Tag Archives: Kathak

Shambhavi Dandekar: Online Classes!

Shambhavi Dandekar, the brilliant and beautiful Kathak exponent and founder of SISK school announces that SISK has begun a  Distance Learning Program in Kathak. The program began just three weeks ago. This is an amazing opportunity for dancers who wish to learn Kathak. It opens access to dancer and guru Shambhavi Dandekar’s knowledge and technique to those who wish to learn no matter where they are. Currently, the program is for beginners.

Shambhavi Dandekar

Here are some of the details about the Distance Learning Program in Kathak. (1) Every video class will be taught by world renowned Kathak exponent, Shambhavi Dandekar. (2) Students will learn one class per week at any time convenient to them. (3) Students will experience Gurukul style one-on-one learning. (4) SISK Distance Learning Program will offer a “Nuance Class” every other month to practice with Shambhavi Tai and adjust nuances. (5) Kathak certifications will be available from time to time. (6) This is an ongoing course. Students will graduate to the next level every two years.


SISK sends this message: This is your chance to learn this beautiful dance art form from any corner of the world. The Distance Learning Program brings the Guru-Shishya together by overcoming the physical distance and time barrier.”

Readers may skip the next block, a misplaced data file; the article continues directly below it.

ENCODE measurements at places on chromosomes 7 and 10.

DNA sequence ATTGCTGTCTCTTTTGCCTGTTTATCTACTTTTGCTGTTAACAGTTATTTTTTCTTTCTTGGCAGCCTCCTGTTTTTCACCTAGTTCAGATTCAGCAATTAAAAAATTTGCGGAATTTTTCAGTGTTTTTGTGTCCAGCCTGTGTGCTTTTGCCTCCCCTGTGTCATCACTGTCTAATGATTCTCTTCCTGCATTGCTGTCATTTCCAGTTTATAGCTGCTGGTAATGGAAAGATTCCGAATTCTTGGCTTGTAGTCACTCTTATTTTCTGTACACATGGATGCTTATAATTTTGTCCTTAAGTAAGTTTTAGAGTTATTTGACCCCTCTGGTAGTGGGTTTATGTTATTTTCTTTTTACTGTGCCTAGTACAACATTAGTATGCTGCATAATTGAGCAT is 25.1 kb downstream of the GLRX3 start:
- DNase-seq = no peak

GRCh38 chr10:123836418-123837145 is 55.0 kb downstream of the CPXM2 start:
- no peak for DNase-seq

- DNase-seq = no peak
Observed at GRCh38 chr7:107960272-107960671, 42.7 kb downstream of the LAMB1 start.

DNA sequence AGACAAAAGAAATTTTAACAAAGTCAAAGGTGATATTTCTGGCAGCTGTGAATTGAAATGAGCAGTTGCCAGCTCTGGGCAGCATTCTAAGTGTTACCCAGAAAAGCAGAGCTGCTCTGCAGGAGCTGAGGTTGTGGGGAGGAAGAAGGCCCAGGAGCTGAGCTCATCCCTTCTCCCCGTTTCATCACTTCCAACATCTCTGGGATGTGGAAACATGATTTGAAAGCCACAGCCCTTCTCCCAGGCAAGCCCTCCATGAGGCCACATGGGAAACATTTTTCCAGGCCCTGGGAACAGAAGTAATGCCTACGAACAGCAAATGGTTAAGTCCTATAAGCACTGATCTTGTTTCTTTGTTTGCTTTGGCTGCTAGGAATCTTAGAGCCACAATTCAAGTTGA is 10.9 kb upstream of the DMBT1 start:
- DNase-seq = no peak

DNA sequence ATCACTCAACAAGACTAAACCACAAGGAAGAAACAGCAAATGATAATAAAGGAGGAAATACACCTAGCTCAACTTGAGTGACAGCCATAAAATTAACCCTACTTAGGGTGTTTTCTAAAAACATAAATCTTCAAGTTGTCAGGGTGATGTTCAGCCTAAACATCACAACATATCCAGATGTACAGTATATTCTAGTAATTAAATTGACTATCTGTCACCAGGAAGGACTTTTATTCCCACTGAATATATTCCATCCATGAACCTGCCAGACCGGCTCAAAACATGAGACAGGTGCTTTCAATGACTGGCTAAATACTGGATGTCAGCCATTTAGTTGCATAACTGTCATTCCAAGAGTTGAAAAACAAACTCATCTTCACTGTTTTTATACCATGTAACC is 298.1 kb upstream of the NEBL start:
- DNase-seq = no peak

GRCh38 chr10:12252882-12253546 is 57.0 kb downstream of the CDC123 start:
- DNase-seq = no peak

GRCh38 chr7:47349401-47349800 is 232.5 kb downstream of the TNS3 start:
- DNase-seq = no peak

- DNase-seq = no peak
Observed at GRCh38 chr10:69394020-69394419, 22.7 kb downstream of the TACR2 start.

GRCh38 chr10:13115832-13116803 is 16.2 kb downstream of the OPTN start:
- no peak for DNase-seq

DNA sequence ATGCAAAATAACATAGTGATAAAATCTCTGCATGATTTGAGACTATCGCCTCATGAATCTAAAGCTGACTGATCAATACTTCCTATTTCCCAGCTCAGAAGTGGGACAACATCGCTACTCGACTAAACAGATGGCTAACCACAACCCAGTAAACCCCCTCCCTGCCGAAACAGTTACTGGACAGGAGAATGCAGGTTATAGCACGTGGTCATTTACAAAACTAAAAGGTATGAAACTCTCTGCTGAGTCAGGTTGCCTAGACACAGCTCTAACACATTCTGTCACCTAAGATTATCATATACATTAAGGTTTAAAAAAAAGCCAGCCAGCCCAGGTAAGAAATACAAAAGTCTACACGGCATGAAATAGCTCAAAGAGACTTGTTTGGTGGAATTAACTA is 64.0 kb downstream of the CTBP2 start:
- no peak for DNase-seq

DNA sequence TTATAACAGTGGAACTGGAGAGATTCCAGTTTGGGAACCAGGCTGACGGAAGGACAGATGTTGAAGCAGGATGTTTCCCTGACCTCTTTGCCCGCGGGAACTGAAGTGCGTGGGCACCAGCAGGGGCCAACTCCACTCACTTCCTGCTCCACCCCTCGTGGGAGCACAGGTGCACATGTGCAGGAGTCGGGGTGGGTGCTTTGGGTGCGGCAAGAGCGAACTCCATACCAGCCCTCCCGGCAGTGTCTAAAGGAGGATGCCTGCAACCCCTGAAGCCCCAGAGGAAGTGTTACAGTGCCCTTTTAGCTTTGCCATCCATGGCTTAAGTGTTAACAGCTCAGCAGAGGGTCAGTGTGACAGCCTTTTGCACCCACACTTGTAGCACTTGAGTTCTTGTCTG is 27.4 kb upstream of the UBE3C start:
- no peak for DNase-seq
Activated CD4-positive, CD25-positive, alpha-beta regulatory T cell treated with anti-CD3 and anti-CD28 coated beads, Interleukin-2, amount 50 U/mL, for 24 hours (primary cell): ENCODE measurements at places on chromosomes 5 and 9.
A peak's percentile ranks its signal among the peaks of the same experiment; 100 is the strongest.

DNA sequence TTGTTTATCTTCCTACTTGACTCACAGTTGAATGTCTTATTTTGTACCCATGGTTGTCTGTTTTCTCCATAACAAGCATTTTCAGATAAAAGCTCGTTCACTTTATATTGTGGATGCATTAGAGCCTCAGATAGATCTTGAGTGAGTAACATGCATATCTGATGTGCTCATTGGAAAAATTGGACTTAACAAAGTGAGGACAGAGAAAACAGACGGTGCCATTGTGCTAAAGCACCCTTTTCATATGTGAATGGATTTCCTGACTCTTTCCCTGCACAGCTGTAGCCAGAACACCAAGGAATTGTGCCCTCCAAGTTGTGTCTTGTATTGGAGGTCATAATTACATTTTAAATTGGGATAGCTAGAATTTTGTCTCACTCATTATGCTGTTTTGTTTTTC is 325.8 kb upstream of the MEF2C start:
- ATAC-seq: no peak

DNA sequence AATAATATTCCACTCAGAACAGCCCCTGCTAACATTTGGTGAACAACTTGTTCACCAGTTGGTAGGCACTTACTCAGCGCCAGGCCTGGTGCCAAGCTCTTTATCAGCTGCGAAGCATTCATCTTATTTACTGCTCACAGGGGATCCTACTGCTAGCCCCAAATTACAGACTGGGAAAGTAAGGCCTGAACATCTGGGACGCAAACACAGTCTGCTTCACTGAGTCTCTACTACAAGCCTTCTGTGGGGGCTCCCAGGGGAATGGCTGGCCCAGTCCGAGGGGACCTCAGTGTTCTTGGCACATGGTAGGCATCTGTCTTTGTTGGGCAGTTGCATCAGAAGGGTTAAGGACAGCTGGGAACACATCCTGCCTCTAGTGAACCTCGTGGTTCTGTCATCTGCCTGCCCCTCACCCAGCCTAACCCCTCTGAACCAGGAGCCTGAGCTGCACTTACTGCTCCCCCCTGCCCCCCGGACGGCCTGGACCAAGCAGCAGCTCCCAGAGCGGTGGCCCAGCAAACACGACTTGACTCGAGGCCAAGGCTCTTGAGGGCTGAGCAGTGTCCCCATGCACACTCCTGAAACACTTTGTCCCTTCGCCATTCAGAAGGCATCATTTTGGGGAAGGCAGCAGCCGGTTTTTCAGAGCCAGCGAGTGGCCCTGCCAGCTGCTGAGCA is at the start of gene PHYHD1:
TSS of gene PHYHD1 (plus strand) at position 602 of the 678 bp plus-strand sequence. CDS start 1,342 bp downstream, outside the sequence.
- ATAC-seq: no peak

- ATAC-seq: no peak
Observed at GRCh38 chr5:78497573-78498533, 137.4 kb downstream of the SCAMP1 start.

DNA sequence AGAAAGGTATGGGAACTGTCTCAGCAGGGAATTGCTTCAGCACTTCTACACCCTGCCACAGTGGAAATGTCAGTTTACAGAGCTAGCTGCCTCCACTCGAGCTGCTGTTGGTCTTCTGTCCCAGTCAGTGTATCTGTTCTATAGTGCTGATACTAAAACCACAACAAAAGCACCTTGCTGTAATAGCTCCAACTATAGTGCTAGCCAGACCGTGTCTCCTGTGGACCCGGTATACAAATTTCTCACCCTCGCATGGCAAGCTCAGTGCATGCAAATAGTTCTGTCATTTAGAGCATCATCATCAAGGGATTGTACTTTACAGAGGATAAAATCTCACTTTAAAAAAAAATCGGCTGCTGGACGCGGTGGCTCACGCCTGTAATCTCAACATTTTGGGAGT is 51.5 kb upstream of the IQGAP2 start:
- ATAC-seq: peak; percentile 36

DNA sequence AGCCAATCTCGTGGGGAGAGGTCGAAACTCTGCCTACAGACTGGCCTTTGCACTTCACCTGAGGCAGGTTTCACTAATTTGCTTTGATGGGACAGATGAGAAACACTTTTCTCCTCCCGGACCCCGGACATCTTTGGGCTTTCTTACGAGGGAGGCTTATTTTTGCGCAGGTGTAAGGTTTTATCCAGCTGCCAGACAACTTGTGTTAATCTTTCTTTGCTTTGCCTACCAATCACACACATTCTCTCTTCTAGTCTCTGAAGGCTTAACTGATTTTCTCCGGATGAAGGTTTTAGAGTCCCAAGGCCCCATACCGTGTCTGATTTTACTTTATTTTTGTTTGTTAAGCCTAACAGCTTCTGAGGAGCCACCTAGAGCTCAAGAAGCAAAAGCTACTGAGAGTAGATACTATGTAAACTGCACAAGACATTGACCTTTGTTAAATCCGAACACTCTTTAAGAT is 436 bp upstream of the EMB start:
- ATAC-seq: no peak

Shambhavi Dandekar looks forward to hearing from you! For more information kathakshambhavi@gmail.com


October 15, in Santa Clara, CA, Shambhavi Dandekar presented a concert of Kathak dances performed by expert performers including herself and guest artists as well as performances by her students. This was a brilliant program: the students added a great deal to the presentation while the artists were able to explore the further reaches of Kathak both as movement art and storytelling. It was a delightful excursion through the realms of the classical dance art from ancient times in Northern India.

Shambhavi Dandekar, Kathak artist and director of SISK, the Shambhavi Institute of Kathak, of California and India